16
June
2022
|
10:00 AM
America/New_York

In-person orientation returns to Ohio State for first time since 2019

Academic advisers help students, parents navigate first steps of college experience

Mary Leist said the excitement about in-person orientations returning to The Ohio State University is palpable on her team.

Mary Leist“One of my staff did a little jig in my office doorway the other day because they were so excited,” said Leist, director of academic advising in the College of Engineering. “I just love feeling the students’ energy back here. It feeds us.”

Leist is one of many staff members hard at work during summer orientation programs, which are in-person for the first time since 2019.

At the core of orientation is connection, said Jenny Osborn, associate director of First Year Experience, the university office supporting students’ first year on campus. Students and their families should leave an orientation program feeling a part of the Ohio State community.

Orientations were held virtually, in small groups, after the COVID-19 pandemic began. Osborn said that the virtual option worked well enough but often left parents without the obvious signs that their student was beginning to feel at home on campus.

Jenny Osborn“It wasn’t the same as watching your student come in feeling like they were not going to meet anybody and then, by the time you meet back up with them later in the afternoon, they are already connected with a student,” she said.

In-person connections help students feel more prepared when they arrive on campus in the fall, as well. Fisher College of Business offers individual academic advising sessions during its orientation. Students work with an adviser to schedule their first classes and determine which credits from high school may transfer to Ohio State.

“It can be intimidating sometimes,” said Hannah Bushman, a senior academic adviser at Fisher. “This is why you came to Ohio State. It’s awesome that there are 100 different history classes to choose from. [We] help them break that down and make decisions. One on one, we can validate: ‘This is going to be a great schedule for you.’”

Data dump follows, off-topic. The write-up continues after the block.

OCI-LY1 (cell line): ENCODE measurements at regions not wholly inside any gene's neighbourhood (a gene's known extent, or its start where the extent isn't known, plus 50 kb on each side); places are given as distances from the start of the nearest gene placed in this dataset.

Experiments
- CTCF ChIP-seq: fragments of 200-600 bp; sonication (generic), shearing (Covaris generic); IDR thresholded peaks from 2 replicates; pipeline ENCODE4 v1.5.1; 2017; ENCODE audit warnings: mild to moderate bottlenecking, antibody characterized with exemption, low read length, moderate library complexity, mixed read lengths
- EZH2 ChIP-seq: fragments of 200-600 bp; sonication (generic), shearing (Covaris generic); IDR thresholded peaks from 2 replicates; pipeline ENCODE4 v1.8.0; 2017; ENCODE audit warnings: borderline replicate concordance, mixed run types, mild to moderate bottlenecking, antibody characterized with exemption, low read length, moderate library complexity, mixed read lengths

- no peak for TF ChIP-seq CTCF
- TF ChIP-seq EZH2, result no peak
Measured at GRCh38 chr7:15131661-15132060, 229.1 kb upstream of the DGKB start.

Challenges from the pandemic linger. A rise in mental health concerns led to the College of Engineering offering a mental health and wellness session for parents.

“We talk about what mental wellness is,” Leist said. “When do we need to start paying attention to things? Why do students have challenges that they may not have had before, what are ways that parents and families can support their student, how does Ohio State support their student, and when do we reach for outside support?”

Engineering is similar to veterinary medicine, nursing and medicine, with a need to focus on wellness and positive mental health, Leist said. And so, it is important to be responsive to the needs of the college’s population.

Hannah BushmanFirst-generation college students also receive some individual attention during orientation. At the Fisher College of Business, one in five incoming students is the first in their family to go to college. These students are placed in a cohort experience. Students then have a built-in community of peers with similar backgrounds so they can support one another. They also receive additional mentoring from advisers on topics like time management, study strategies and office hours.

“It is very supportive,” Bushman said. “Those advisers work with that population so they will be with those students through graduation.”

It is programming like this that makes students and their families happy they chose Ohio State, Osborn said. Every year, she speaks to parents who worry about the size of the university and every year, they leave excited for their students.

“We see in our evaluations a family that said, ‘I wasn’t ready to send my kid off to Ohio State because it felt too big, it felt too impersonal. But now that we’ve spent two days on campus, that feels different. I feel like you’re going to take care of my baby,’” she said. “It’s wonderful.”

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